When Is “Farming” not “Normal Farm Practice”?
AgriLaw: September 2010
The Farming and Food Production Protection Act (FFPPA) provides that “No municipal by-law applies to restrict a normal farm practice carried on as part of an agricultural operation”. Can this prohibition on use of municipal by-laws to restrict farm practices be used by a farmer to circumvent land use restrictions in municipal zoning by-laws?
In a recent decision of the Ontario Divisional Court, the court considered an appeal from the Normal Farm Practices Protection Board which exempted a farmer from the application of a municipal zoning by-law prohibiting farming or growing crops on industrial zoned lands. The lands in issue had previously been used as a petroleum refinery and were subject to an order of the Minister of Environment restricting use of the lands for growth of animal fodder. After harvesting alternate year crops of winter wheat and barley, a tenant farmer of these lands was charged with contravention of the municipal by-law. The Board then granted the farmer’s application exempting it from the by-law use restriction.
The appellate court allowed the municipality’s appeal and dismissed the farmer’s application. The court concluded that the farmer’s conduct of its agricultural operation could not itself constitute a normal farm practice eligible for exemption from municipal by-law land use restrictions. The court stated:
“In my view, ‘farming’ can not, as a matter of law, be what is meant in the Act by a normal farm practice. Such an approach would conflate the requirement that a normal farm practice be restricted by the by-law, and the requirement that the normal farm practice be carried on as part of an agricultural operation. Normal farm practices are ‘farming techniques and methods that are of a requisite standard or established and followed by similar agricultural operations’ … Farming itself is obviously not a farm practice. Nor is cash cropping or assessment farming. Cash cropping does no more than identify the category of agricultural operation carried on by (the farmer): farming crops for sale. Assessment farming simply describes the reason that [the farmer] is engaged in farming at this location. These terms do no more than describe the use to which the land is being put. In no sense do they describe normal farm practices being carried on by [the farmer] as part of an agricultural operation.”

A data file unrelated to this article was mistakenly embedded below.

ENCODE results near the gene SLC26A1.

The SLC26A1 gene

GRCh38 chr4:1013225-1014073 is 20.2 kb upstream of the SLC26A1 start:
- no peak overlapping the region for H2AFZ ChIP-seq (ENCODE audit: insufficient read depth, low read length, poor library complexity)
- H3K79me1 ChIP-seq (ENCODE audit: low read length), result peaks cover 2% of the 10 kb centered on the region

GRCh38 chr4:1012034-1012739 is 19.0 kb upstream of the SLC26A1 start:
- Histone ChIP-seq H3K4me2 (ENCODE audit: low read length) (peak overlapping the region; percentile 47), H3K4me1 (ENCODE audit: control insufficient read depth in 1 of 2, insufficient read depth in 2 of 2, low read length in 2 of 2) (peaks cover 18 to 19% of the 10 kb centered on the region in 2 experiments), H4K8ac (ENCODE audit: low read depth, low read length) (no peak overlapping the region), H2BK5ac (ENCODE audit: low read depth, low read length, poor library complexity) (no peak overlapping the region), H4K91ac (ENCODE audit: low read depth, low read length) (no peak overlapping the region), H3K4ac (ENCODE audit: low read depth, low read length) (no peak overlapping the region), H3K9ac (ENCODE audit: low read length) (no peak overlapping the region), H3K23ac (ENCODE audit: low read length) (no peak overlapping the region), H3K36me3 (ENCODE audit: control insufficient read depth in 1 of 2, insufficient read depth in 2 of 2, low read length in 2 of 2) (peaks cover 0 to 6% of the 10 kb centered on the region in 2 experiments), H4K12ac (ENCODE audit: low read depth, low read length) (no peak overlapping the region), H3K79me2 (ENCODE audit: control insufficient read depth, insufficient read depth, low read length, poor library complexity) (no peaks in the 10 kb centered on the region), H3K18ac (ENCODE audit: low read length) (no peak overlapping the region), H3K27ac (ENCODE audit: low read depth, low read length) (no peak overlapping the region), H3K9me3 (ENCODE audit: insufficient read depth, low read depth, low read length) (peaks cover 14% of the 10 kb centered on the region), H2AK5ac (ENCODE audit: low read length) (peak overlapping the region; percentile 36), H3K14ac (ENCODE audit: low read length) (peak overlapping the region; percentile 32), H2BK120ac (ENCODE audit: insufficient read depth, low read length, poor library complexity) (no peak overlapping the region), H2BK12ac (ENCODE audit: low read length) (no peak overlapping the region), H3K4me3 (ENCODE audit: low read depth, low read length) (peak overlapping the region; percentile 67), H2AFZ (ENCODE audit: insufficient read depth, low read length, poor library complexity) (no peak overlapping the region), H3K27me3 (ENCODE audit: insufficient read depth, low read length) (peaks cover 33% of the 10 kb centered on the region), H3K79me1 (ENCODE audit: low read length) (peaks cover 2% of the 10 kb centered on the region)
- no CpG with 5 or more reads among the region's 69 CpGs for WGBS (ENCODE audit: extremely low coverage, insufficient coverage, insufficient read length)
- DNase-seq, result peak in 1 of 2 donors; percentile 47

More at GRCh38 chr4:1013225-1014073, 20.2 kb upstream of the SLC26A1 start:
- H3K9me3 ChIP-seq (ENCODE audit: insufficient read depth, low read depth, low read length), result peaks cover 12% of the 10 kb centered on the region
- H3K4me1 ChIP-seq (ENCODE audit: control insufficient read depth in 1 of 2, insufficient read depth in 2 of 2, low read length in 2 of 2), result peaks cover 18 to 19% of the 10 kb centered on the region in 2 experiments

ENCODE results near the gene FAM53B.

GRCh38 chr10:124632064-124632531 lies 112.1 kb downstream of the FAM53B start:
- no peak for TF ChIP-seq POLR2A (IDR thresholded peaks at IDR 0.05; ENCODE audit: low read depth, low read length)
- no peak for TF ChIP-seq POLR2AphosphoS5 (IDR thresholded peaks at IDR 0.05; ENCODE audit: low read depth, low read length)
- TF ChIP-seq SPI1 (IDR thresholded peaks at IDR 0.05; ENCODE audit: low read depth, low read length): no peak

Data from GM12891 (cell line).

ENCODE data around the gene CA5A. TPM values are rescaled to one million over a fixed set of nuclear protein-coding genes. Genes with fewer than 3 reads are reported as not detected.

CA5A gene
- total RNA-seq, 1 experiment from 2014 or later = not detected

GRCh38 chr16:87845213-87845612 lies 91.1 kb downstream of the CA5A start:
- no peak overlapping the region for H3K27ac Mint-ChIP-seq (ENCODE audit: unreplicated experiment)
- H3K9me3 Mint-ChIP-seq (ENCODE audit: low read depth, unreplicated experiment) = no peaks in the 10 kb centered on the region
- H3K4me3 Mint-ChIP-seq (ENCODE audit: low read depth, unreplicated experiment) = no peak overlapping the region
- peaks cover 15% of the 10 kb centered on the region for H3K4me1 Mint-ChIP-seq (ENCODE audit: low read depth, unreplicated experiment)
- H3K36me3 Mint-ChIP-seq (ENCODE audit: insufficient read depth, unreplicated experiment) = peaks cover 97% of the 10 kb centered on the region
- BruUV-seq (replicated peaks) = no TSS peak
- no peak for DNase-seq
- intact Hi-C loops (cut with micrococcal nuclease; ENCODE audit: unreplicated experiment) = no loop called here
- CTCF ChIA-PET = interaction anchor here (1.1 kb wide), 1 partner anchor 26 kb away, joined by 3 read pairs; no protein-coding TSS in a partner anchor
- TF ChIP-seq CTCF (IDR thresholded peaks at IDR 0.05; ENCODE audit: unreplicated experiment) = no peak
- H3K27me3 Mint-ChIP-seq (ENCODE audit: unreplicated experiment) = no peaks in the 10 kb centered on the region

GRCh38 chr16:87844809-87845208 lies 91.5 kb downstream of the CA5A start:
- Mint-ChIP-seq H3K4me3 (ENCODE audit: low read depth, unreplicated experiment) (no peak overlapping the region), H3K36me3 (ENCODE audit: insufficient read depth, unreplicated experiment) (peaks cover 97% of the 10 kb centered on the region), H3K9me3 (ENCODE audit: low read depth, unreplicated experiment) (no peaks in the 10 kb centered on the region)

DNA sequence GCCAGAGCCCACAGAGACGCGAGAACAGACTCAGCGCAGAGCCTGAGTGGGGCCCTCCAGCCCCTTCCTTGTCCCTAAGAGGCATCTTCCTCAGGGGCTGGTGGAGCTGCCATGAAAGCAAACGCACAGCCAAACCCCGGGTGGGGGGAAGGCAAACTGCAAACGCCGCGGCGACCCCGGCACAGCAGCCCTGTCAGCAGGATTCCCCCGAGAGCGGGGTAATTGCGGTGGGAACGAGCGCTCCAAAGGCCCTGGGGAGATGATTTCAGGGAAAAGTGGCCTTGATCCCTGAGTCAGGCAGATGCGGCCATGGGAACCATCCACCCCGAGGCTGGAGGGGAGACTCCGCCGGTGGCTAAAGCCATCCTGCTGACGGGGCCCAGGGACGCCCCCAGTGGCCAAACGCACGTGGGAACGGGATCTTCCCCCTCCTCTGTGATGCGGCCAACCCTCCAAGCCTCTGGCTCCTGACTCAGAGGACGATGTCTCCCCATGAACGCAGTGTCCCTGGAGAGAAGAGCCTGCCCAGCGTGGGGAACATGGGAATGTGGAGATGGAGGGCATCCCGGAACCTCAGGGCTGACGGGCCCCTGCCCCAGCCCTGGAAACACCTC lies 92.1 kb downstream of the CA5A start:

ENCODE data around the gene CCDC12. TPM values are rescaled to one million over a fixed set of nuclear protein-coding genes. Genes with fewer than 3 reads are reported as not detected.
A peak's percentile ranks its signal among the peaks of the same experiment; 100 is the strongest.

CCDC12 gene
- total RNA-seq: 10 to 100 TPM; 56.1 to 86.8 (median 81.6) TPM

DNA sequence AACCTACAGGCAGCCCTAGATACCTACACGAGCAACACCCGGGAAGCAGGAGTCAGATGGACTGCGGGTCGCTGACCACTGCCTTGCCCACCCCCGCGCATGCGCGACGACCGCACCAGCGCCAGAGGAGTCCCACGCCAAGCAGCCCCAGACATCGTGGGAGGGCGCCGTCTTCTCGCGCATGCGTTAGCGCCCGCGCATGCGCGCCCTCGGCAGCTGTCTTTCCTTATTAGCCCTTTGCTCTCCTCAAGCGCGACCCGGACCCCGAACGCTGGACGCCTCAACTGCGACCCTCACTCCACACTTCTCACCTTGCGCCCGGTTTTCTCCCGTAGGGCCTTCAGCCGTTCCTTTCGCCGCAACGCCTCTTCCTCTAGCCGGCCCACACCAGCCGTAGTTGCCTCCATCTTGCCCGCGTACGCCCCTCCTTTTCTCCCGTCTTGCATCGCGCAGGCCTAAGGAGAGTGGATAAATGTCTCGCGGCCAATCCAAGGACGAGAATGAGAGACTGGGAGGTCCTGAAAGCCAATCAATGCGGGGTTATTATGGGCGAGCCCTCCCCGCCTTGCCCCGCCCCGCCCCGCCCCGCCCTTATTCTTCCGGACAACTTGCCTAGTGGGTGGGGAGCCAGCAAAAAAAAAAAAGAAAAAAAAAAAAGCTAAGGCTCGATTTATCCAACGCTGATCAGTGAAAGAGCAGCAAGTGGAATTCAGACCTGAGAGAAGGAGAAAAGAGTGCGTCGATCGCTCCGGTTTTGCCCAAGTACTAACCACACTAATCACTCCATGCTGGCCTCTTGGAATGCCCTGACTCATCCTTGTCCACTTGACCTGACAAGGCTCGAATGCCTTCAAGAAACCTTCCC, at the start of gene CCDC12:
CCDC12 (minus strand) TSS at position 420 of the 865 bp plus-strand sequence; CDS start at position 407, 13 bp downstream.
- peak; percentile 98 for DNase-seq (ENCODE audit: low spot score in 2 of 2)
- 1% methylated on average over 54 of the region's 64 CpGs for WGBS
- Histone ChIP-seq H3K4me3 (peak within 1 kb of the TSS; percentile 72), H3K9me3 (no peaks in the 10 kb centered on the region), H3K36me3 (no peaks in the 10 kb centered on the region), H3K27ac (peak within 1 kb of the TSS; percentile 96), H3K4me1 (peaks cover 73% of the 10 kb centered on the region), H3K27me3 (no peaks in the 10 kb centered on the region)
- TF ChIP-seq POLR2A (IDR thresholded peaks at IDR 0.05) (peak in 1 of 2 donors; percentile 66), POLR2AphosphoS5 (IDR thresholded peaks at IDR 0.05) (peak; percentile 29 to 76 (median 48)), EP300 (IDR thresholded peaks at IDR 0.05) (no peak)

Evidence in the case established that the landowner paid the tenant to farm the land in an attempt to obtain the benefit of favourable property tax treatments accorded to farmland. The tenant asserted that its activities, described as “assessment farming” were entirely permissible, even in the face of zoning by-laws that preclude farming. In refusing to extend to the tenant the statutory protection against restriction of farm practices, the court commented:
“[The farmer] is attempting to use [the statutory prohibition] as a sword, enabling it to introduce a new farming use to land that has validly been zoned industrial. To the extent that the majority of the Board may have accepted [the tenant’s] approach to this issue, their decision reflects a fundamental misunderstanding of [the Act]. In short, it was wrong in law. Regardless of whether or not [the tenant] were farmers, or were carrying on an agricultural operation, its application should be have been dismissed”.
The FFPPA may be used by farmers to obtain relief from restrictions in municipal by-laws which purport to restrict normal farm practices. However, this protection will not be available to legitimize agricultural operations which contravene land use restrictions in municipal zoning by-laws.